+ Can I claim a Government Co-Contribution Payment in a SMSF?

Yes. The Super Co-Contribution is an Australian Government initiative to assist you to save for your retirement. Each year you are eligible and make a personal super contribution, the Government will match your contribution with a co-contribution up to certain limits up to a maximum of $500 (see here for details). To be eligible for a co-contribution, the following criteria must be satisfied:

  1. You make a personal contribution by 30 June of that income year to a complying superannuation SMSF.
  2. You don't claim a deduction in your income tax return for the contribution.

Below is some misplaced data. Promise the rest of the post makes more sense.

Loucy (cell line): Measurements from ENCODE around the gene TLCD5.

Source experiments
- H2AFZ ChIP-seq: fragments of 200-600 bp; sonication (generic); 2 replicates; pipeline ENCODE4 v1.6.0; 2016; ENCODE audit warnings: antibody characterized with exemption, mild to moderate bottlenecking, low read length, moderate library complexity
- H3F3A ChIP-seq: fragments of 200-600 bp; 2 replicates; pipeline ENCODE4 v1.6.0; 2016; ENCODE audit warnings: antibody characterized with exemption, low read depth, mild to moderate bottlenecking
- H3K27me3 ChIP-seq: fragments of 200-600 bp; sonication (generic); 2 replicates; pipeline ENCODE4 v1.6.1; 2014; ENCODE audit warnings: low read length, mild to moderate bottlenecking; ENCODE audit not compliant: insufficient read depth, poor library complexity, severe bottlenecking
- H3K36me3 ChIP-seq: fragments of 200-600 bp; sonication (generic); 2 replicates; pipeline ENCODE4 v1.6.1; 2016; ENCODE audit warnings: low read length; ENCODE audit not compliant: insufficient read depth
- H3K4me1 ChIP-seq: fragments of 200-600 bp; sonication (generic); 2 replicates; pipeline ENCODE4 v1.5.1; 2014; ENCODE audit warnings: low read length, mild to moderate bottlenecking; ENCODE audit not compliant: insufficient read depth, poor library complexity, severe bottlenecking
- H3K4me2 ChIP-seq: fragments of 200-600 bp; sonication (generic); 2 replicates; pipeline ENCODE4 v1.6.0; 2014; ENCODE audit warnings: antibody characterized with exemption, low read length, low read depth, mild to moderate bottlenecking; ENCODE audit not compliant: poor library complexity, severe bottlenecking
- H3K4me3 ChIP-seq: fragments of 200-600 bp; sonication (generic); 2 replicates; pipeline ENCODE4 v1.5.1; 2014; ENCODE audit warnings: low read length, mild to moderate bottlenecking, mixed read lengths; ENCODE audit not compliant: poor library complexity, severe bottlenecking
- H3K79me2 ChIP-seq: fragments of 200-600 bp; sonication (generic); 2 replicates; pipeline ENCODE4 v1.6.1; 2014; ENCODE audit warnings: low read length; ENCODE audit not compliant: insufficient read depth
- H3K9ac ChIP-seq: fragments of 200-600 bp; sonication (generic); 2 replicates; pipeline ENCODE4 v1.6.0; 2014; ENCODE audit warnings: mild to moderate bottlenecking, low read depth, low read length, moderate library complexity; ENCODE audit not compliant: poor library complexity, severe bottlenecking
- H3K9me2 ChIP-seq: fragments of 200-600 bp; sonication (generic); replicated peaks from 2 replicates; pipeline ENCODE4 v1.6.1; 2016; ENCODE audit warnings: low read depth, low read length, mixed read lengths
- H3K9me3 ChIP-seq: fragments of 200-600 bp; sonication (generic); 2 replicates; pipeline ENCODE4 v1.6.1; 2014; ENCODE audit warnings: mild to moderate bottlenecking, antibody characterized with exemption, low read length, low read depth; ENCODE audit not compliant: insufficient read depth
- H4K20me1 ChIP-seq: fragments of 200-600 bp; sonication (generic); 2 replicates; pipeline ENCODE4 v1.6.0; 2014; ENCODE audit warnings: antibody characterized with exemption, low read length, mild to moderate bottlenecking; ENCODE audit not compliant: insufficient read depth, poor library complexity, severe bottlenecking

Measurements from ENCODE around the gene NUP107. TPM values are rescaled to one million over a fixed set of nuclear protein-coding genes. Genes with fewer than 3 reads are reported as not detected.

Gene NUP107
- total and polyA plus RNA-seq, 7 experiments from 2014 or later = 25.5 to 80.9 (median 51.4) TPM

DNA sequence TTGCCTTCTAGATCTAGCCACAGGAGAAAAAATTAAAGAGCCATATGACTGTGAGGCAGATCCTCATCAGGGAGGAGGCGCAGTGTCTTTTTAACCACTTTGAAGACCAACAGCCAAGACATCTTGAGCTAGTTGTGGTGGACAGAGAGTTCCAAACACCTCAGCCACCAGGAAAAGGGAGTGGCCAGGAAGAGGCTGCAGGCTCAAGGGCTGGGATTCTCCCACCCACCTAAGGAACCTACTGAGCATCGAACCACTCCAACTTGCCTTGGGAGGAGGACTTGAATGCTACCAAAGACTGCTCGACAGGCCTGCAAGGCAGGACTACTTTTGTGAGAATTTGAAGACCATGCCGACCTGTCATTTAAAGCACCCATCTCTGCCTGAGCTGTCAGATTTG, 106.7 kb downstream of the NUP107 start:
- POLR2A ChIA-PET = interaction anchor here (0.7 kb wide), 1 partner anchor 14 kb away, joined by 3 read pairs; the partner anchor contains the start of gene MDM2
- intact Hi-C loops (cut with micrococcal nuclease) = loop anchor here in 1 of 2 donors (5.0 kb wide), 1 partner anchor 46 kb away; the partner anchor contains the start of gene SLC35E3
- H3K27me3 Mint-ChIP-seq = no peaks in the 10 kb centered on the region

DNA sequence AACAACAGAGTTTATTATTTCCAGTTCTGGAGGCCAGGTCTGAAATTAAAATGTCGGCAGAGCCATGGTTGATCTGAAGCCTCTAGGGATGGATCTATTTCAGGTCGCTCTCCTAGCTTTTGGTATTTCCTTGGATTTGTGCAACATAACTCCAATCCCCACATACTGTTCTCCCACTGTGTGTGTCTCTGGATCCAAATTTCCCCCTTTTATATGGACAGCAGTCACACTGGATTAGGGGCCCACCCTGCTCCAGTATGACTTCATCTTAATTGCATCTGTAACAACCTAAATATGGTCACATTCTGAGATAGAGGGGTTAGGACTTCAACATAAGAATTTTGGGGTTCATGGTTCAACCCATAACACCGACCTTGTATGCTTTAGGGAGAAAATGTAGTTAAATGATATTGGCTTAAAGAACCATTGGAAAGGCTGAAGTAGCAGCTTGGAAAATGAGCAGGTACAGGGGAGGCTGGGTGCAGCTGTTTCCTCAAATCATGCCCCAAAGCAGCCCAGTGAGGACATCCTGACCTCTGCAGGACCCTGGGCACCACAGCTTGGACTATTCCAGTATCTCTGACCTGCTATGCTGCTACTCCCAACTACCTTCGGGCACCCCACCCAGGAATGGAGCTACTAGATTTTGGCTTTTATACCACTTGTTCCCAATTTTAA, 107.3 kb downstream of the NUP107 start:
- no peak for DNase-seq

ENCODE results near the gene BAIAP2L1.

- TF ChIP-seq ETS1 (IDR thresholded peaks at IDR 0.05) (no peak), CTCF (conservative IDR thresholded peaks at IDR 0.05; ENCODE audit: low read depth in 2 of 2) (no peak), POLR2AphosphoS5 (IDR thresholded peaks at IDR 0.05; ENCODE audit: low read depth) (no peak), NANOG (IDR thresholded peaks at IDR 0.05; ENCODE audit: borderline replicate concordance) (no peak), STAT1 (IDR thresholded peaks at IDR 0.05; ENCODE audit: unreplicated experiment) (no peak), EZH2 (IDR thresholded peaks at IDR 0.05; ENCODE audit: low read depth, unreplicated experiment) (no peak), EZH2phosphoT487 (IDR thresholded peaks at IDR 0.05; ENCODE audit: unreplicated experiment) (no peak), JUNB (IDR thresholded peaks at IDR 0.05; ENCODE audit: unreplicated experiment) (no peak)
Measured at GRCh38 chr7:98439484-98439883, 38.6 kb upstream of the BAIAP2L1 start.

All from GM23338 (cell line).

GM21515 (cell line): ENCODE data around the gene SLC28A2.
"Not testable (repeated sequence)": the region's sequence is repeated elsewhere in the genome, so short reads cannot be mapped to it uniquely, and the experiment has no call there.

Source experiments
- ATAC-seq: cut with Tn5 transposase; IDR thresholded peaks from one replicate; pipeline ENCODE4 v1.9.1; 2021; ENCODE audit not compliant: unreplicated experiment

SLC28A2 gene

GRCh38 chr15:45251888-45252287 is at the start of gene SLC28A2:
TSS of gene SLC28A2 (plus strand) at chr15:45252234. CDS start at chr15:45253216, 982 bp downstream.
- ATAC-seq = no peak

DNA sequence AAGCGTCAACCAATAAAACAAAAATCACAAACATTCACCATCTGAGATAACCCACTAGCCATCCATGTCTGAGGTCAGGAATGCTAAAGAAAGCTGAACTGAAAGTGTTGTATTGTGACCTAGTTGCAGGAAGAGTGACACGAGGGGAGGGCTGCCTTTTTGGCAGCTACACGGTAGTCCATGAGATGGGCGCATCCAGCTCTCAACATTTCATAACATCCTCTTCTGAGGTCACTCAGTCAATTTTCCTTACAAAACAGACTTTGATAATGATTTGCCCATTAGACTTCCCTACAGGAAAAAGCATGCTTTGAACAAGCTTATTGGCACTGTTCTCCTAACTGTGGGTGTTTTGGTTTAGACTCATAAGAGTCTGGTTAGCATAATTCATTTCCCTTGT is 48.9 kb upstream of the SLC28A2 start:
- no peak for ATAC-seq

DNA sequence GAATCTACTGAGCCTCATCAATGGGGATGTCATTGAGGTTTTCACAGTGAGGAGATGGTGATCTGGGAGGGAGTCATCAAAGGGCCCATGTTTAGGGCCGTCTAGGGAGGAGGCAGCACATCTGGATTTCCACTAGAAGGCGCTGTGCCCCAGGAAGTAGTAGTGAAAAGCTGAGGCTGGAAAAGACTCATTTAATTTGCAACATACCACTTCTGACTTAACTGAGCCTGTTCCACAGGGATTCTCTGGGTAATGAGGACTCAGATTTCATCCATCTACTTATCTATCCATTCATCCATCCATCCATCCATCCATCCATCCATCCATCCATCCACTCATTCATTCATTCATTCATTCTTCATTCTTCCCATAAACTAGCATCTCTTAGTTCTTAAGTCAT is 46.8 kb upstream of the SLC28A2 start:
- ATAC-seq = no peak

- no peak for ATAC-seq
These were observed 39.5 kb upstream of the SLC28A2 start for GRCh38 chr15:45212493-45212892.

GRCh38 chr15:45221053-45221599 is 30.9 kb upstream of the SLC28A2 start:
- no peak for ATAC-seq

3. Your total income is below the higher income threshold.
    Income Year Maximum
    Entitlement
    Lower Income
    Threshold
    Higher Income
    Threshold
    2017-18 $500 $36,813 $51,813
    2016-17 $500 $36,021 $51,021
    2015-16 $500 $35,454 $50,454
  4. 10% or more of your total income is from running a business, eligible employment or a combination.
  5. You are less than 71 years old at the end of the income year, and
  6. You do not hold an eligible temporary resident visa at any time during the income year.

You must meet all these requirements to be eligible.

+ How do I apply for the Government Co-Contribution?